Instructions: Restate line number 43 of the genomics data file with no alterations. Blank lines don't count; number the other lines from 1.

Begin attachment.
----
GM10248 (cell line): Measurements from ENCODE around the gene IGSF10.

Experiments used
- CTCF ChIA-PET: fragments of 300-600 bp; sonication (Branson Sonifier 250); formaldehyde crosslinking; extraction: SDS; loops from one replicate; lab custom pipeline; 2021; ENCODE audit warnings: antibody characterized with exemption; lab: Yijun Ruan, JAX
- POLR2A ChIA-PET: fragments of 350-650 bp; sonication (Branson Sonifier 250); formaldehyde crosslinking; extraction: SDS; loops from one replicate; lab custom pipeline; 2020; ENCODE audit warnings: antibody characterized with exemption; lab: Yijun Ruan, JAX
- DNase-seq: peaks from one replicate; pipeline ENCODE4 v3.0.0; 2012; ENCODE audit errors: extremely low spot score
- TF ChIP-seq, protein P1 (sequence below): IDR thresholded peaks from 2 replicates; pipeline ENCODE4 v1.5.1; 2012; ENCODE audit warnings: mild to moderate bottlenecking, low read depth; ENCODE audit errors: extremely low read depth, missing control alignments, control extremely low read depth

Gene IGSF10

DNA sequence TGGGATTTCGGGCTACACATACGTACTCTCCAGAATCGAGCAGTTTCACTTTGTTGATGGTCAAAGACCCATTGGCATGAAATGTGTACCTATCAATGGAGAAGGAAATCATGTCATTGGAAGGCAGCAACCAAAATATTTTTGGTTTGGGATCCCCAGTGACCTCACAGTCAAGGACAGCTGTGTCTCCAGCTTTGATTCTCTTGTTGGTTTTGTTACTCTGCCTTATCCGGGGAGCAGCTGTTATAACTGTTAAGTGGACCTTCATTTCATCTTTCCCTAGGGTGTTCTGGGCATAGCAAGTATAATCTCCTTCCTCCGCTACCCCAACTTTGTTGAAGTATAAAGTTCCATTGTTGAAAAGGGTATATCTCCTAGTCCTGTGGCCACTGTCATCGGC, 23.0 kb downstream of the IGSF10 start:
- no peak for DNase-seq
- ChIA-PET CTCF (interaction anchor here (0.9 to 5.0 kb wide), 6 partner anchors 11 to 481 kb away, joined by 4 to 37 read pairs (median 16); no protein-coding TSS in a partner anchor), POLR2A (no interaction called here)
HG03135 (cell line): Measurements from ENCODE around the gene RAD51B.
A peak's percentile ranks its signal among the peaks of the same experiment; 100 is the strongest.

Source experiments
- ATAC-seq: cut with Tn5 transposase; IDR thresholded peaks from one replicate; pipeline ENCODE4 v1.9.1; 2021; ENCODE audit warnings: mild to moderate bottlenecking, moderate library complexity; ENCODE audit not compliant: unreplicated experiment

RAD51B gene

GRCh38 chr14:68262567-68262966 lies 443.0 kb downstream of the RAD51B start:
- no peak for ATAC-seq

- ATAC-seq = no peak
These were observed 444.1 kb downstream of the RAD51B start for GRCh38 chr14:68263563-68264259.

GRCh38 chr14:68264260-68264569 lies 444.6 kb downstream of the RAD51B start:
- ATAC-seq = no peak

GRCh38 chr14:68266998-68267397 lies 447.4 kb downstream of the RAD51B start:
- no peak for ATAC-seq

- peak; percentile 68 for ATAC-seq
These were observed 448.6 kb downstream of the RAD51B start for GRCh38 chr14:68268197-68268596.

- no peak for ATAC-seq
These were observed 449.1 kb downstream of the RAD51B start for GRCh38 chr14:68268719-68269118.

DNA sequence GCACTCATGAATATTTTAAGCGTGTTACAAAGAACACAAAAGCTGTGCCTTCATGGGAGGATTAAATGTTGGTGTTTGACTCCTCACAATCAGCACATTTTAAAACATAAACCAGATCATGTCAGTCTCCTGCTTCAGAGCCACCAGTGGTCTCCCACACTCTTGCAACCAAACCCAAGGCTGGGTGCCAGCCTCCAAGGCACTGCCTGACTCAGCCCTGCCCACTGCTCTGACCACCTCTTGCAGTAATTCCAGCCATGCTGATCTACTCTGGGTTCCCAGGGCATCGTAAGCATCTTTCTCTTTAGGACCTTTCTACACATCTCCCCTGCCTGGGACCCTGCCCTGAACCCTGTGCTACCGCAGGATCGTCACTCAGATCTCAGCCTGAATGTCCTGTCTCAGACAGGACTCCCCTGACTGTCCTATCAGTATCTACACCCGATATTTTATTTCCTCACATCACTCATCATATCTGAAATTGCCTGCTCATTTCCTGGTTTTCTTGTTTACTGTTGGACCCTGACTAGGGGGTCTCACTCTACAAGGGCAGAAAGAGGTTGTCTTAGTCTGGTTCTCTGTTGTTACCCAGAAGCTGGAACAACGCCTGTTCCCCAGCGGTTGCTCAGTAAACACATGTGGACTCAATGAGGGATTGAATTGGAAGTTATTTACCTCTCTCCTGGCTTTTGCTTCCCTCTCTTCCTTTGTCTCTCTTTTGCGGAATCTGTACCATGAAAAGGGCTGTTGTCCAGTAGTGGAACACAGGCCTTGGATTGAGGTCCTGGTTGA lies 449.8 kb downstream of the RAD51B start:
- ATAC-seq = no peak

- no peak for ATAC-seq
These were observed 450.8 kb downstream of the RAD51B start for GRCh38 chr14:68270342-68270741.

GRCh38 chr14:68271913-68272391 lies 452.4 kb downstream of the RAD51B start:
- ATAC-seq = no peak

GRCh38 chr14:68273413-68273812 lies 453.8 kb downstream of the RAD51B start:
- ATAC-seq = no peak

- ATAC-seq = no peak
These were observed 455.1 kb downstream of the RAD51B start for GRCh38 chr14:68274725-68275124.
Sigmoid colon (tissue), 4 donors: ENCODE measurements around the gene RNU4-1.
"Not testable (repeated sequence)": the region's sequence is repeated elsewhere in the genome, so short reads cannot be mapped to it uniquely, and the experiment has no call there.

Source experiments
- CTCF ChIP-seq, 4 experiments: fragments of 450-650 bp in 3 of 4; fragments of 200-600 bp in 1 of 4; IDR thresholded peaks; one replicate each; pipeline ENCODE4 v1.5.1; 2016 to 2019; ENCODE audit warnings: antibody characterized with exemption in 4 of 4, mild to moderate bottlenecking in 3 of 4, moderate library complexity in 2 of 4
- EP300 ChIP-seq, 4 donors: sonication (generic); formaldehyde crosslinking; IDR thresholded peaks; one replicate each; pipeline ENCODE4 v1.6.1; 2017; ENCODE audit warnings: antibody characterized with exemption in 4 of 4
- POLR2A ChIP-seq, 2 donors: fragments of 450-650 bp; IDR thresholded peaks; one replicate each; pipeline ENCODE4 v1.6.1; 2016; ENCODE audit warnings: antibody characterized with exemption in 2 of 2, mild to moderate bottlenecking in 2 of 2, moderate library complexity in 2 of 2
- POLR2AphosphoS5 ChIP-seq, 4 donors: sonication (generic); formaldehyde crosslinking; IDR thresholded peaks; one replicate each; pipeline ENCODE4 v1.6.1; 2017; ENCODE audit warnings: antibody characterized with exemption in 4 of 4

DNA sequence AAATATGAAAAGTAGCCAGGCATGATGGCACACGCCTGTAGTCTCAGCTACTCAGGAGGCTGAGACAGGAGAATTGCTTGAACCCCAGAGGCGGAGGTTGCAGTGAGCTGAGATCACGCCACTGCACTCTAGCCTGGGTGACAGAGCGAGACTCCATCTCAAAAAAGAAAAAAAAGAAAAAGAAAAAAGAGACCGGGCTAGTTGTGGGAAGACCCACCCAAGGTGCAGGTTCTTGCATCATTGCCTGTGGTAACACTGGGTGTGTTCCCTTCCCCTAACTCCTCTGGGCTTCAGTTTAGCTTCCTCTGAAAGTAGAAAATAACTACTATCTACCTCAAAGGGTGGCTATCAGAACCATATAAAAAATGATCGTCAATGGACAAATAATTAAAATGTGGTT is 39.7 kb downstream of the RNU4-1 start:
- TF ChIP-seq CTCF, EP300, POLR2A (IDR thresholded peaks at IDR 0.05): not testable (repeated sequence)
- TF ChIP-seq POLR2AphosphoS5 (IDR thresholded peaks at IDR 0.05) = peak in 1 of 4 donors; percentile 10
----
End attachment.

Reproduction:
- POLR2A ChIP-seq, 2 donors: fragments of 450-650 bp; IDR thresholded peaks; one replicate each; pipeline ENCODE4 v1.6.1; 2016; ENCODE audit warnings: antibody characterized with exemption in 2 of 2, mild to moderate bottlenecking in 2 of 2, moderate library complexity in 2 of 2